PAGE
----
New Braunfels Herald Zeitung (Newspaper) - July 11, 2001, New Braunfels, Texas
WEDNESDAY July ll, 2001
14 pages in 2 sections
^ pages in 2 sectnHerald-Zeitung
Vol. 150, No. 207 : ............
Serving New Braunfels and Comal County since 1852
Annexation debate hits the airwaves
By Amy Clarkson
When New Braunfels City Council conducts the first public hearing on annexation today, the event will be televised, City Manager Mike Shands announced at Monday’s council meeting.
The city also plans to have televisions and speakers set up in conference rooms to accommodate overflow crowds expected to attend the public hearing, which starts at 6:30 p.m.
The hearing can be viewed on cable channel 21.
The move to televise the hearing comes after the city decided to conduct the meeting in council chambers instead of at the New Braunfels Civic Center, which was booked, Shands said.
The meeting is open to the public.
Under state law, the city can annex any area at will, as long as it follows the proper procedure. The city must conduct two public hearings. The first is set for today and the second for July 18.
The first reading of the ordinance will be Aug. 13.What’s Up:-
WHAT: Annexation hearing WHERE: New Braunfels council chamber, 424 S. Casten Ave., shown on cable channel 21 WHEN: 6:30 p.m. today
The areas proposed for annexation from the 2000 list are:
• T Bar M/Mission Valley Road;
• Hunters Creek;
• Common Street/Orion Drive;
• Alves Lane/Barbarosa Road;
• Klein Road and FM 1044
• Schmucks Road/Engel Road;
• Preiss Heights, off Loop 337 near River Road;
• Shadow Hills, off FM 1863 south of Mission Valley Estates; and
• the area that includes the McAlister Ranch off Texas 46 South.
Fire chief finalist for post in Killeen
By Amy Clarkson
New Braunfels Fire Chief Jack Collier is one of four finalists for the same position in Killeen.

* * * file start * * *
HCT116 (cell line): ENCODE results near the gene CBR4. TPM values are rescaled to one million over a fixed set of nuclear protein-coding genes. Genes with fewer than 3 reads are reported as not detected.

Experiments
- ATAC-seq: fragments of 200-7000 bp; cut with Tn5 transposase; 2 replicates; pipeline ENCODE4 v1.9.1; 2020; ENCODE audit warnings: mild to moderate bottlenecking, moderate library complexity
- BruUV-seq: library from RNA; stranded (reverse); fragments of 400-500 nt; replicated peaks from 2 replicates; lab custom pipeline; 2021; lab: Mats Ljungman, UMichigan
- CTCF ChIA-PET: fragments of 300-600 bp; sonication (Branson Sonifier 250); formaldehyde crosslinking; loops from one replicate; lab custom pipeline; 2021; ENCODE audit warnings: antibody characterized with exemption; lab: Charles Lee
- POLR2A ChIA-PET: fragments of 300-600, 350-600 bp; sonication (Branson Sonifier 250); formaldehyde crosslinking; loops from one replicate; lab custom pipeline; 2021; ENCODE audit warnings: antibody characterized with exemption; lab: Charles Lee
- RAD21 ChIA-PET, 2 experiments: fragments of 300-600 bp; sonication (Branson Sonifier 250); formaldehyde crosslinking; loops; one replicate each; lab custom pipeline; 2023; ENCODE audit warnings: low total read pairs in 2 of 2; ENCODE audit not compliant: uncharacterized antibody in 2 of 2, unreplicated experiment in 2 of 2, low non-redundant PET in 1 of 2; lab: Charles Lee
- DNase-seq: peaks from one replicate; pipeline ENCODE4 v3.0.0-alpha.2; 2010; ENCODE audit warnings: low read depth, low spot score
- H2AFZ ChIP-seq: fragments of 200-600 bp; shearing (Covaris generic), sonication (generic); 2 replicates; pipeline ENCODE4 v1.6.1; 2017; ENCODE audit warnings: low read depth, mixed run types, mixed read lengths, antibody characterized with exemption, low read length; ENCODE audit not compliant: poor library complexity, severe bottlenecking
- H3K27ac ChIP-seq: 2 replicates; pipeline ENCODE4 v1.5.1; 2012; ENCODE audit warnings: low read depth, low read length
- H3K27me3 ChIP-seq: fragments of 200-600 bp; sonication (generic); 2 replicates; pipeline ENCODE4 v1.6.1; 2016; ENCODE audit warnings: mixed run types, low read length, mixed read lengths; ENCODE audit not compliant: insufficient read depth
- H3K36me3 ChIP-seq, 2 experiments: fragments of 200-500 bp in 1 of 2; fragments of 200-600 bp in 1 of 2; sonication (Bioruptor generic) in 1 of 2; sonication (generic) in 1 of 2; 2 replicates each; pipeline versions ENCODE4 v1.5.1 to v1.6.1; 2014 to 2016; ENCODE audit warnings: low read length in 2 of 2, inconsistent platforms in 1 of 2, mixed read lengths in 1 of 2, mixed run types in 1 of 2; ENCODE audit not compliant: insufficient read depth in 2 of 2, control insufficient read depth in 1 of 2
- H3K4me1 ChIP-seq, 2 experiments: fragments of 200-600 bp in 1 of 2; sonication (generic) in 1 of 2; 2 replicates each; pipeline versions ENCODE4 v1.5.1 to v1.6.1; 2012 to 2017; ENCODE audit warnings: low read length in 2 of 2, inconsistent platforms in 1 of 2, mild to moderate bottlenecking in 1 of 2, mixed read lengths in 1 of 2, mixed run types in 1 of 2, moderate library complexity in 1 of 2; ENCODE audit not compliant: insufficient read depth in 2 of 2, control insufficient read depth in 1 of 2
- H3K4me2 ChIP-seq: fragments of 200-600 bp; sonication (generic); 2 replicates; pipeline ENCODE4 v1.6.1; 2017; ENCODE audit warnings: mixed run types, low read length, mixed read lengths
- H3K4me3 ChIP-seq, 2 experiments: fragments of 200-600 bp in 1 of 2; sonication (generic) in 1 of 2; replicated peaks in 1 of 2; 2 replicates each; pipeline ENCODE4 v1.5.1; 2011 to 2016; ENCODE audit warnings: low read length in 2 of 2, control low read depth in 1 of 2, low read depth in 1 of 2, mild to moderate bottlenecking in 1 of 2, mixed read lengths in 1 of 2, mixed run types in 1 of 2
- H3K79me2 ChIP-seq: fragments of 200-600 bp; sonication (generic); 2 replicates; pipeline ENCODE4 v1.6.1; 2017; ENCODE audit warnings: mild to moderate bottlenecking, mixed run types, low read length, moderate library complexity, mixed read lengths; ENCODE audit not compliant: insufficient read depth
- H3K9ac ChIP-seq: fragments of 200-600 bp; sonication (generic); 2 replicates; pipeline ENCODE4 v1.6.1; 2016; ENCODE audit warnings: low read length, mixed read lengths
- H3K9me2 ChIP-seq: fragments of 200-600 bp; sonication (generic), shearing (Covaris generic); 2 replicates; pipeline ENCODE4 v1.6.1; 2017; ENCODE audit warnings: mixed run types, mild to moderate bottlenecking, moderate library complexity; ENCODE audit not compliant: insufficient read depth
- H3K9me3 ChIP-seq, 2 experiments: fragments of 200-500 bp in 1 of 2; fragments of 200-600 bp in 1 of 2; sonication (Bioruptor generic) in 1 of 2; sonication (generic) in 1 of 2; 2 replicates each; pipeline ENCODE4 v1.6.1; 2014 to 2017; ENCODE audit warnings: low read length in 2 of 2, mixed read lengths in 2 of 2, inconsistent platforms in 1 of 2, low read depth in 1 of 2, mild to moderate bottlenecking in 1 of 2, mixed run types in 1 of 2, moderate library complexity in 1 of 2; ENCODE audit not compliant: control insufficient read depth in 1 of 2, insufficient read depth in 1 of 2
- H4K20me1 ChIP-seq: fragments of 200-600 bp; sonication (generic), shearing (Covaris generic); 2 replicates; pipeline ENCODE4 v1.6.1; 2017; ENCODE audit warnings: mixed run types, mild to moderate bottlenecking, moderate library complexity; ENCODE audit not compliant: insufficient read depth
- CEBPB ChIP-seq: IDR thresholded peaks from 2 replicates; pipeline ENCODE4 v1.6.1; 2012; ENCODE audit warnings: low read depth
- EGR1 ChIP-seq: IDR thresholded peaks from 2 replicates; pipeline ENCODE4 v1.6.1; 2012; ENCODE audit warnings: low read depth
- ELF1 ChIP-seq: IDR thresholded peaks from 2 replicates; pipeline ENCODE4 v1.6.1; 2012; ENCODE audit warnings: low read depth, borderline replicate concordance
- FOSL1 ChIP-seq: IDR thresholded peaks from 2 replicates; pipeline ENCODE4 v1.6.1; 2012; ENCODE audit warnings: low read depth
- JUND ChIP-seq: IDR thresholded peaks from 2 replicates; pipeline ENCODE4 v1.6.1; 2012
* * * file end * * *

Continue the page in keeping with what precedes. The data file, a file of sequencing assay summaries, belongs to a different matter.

But that does not mean that he has immediate plans to leave New Braunfels, Collier said.
“The only reason I would even think about leaving New Braunfels is that area is home for myself and my wife,” he said. “Our families are there; we have lifelong friends there.”
Killeen is northwest of Austin in central Texas and, with about 86,000, has twice the population of New Braunfels, Collier said.
“It is a bigger department,” he said. "And the salary is attractive, but by no means does it mean that it is a done deal. Even if they do offer it to me, there are several agreements we would have to reach before I accepted it.”
Collier, who has been fire chief in New Braunfels for nearly three years, applied for the position to be closer to family, City Manager Mike Shands said.
“When he told me he
applied and was thinking about leaving, I asked him ‘Why Killeen?’” Shands said. “And he said it was home.” Shands said Collier probably would be paid more in Killeen. He earns $67,415 here.
Killeen city officials said the fire chief position had been vacant since March. The position pays just less than $80,000.
Colher was named one of the four finalists in June, according to the Killeen Daily Herald. The city has not yet hired anyone, Collier said.
“They said in June it would be about a month,” he said. “But I haven’t heard anything yet. Their fiscal year starts in October, so they are in the middle of working out a budget.”
Collier said he had not resigned and did not have plans to resign in the near future. Until he hears from the officials in Killeen, it’s business as usual in the New Braunfels Fire Department.
“I’m not going to abandon ship,” he said. “I plan to be here, working on things in the fire department for some
Man drowns in Canyon Lake
60-year-old wasn’t wearing life jacket when thrown from boat
By Ron Maloney
CANYON LAKE — A 60-year-old Live Oak man drowned in a boating accident Tuesday morning.
Pct. 4 Justice of the Peace Howard Smith pronounced Joe Garza dead at 9:45 a.m. at the Cranes Mill Marina.
U.S. Army Corps of Engineers Lake Manager Jerry Brite said Garza and his friend, Frank Billman, 61, of Louisiana, were thrown into Canyon Lake about 8 a.m. when Garza made a sharp turn in his bass boat off Potters Creek Park on the lake’s north side.
“What I’m understanding is Mr. Garza’s boat was headed west and made evasive action around a buoy and rock. They were out of balance and thrown out of the boat,” Brite said.
Comal County Sheriff’s Cpl. Clay Garland said the kind of boat Garza was piloting had very quick-responding controls.
“We’ll never know what caused him to jerk that stick, because he can’t tell us,” Garland said.
Mike and Nick Stewart of San Antonio were riding a personal watercraft in the area when they saw an object jutting above the surface of the water.